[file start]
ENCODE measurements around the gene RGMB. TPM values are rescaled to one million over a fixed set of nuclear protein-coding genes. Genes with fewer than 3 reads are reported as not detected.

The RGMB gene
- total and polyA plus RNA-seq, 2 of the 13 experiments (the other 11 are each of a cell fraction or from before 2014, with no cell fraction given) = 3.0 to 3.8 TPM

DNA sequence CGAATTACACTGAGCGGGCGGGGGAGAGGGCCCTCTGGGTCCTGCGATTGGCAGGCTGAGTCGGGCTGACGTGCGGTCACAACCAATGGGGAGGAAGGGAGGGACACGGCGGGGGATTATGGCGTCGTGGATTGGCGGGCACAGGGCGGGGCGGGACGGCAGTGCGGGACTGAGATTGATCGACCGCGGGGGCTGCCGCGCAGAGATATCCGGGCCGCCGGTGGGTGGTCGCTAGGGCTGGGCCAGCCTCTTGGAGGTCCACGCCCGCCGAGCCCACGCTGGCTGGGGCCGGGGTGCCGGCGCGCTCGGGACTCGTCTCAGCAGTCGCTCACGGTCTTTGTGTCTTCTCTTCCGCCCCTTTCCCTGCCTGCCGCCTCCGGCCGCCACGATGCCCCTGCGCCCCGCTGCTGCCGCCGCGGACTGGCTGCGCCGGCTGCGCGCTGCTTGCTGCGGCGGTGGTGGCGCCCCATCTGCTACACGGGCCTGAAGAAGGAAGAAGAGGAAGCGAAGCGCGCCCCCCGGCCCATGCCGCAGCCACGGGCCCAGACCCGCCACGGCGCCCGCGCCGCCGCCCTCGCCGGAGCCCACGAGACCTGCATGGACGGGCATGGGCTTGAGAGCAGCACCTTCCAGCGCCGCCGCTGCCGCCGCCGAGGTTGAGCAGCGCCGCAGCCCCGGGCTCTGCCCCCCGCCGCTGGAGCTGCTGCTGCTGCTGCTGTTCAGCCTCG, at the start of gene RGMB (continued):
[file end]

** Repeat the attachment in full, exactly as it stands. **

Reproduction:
ENCODE measurements around the gene RGMB. TPM values are rescaled to one million over a fixed set of nuclear protein-coding genes. Genes with fewer than 3 reads are reported as not detected.

The RGMB gene
- total and polyA plus RNA-seq, 2 of the 13 experiments (the other 11 are each of a cell fraction or from before 2014, with no cell fraction given) = 3.0 to 3.8 TPM

DNA sequence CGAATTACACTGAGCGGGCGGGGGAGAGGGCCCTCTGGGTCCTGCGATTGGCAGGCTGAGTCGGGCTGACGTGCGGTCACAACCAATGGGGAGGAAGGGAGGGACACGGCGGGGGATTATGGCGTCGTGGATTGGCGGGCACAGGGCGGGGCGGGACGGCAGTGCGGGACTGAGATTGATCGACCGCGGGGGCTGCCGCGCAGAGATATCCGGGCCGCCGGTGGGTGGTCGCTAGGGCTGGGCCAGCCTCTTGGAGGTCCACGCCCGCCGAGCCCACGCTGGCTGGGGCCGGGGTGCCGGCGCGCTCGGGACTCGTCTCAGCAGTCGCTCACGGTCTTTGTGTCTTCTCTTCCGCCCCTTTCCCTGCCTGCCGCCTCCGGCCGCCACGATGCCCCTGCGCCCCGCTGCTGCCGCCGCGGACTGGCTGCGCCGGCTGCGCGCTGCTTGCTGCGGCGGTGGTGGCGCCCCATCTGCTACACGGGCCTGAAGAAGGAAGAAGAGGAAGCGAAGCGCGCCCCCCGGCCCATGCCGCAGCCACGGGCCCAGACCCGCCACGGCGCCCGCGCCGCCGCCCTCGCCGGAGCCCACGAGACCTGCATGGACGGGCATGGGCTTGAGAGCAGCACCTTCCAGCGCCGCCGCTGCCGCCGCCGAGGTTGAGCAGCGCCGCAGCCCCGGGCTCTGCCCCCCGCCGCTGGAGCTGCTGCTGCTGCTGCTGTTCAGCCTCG, at the start of gene RGMB (continued):